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I Thought I Was Too Young To Get Shingles

Whenever I used to hear of someone getting Shingles, I’d think of a dreary Victorian period piece and shoddy medical practices like lobotomies and bloodletting. And then, at age 30, I actually got the Shingles.

Luckily, the doctor didn’t order a lobotomy, but I probably wouldn’t have minded given how much pain I was in.

I was also really confused. Isn’t Shingles an older-person’s disease? I thought to myself. My friends asked the same when I told them.

The fact is, while seniors are at higher risk, many people of all ages are susceptible. One in three people will get Shingles, in fact—and plenty of them are young!

Shingles, according to the Mayo Clinic, is a viral infection that affects the nerves and causes a horrifically painful (and itchy!) rash—along with exhaustion and flu-like symptoms. It’s caused by the varicella-zoster virus, which is the same virus that causes chickenpox (which I had when I was two).

You have to have had the chicken pox to get the Shingles. If you have, the virus—like a nasty little termite—will remain dormant in your nerve tissue near your spinal cord and brain. Then, when it feels antsy (i.e. when your immune system is taking some time off), it comes out to play. Fun, right?

In general, risk factors include having infections (like HIV) or cancers, being immunocompromised, or taking certain drugs. Many sources claim stress can lead to Shingles as well, since stress can wreak havoc on your immune system.

That’s sort of why so many older people are at risk for it: Their immune systems tend to be compromised. For me, I was taking an immunosuppressant drug that, in essence, let the virus out of the gate. (Cue images of viral cells wearing war paint.)

I fit the “get Shingles” bill perfectly. I was two months into using a biologic drug called Humira, an immunosuppressant used to treat an autoimmune condition called Ankylosing Spondylitis. I was warned that I could get sick—and sure enough, it happened!

One evening, I noticed that my ribcage was on fire. Touching my skin hurt like hell, as if someone scraped me and was rubbing salt into the wound. It was seriously the weirdest physical sensation I’d ever felt. I thought I maybe snapped a rib while swimming. I had no language for the pain, simply because there’s nothing like it.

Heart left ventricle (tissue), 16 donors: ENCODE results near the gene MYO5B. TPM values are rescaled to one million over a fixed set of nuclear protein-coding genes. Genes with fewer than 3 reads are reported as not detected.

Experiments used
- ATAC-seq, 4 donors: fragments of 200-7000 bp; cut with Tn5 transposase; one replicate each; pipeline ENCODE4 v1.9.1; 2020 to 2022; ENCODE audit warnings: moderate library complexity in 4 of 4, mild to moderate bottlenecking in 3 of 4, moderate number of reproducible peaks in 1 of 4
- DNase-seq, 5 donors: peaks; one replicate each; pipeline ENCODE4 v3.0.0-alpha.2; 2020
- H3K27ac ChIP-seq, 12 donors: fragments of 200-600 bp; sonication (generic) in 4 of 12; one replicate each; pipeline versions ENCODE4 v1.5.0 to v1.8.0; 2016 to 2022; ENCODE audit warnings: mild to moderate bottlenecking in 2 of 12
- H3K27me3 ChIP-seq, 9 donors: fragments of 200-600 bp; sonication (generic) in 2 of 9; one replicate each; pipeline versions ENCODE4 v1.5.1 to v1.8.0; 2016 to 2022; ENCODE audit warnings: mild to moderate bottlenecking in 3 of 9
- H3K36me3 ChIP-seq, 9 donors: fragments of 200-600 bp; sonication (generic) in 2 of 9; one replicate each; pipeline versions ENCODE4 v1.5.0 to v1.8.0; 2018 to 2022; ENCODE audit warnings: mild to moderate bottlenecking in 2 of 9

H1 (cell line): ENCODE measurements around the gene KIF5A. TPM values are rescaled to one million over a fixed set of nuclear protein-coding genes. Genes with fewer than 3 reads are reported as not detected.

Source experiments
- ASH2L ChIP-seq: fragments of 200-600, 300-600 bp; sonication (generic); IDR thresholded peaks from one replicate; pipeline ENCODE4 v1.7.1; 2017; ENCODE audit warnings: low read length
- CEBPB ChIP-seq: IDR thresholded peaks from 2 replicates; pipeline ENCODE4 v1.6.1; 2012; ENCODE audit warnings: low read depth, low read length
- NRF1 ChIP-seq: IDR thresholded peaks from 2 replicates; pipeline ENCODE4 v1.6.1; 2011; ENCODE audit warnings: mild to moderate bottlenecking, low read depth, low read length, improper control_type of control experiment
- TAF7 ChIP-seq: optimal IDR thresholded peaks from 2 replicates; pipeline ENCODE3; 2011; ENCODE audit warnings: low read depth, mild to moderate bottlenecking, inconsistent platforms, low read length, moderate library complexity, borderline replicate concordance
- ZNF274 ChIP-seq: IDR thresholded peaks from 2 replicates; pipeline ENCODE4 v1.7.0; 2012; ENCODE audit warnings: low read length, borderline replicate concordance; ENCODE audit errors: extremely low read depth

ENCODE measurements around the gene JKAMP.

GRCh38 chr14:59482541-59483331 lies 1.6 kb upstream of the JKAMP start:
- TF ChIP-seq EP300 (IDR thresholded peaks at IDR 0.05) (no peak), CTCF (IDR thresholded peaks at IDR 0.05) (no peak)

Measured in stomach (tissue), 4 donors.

The next morning, right before getting an X-ray, I spotted the rash: a few tiny red spots on my right side had emerged, a bit like heat blisters.

“You’ve got Shingles,” my doctor said immediately. What tipped her off? The fact that Shingles normally appears on only one side of the body. “It doesn’t cross the midline,” said my doctor.

The rash, by day 2.

And the rash, by the way, is just the icing on the cake. It’s the nerves under your skin that hurt the most. For me, it felt like someone had cut, burned, and bruised me all at once—in a sort of stripe formation, from my chest to my back, right along my ribcage. And the strangest thing is that the area with the heaviest rash was less painful than other un-rash-covered parts of my skin. It plays by its own rules, I suppose.

When the painkillers wore off, I felt like I was actually broken—and I truly (no exaggeration) wondered if I could take it anymore. Let it be known that my autoimmune disorder causes chronic pain, but nothing—not even an iota—like this. In the “worst day ever” category, Shingles takes the win.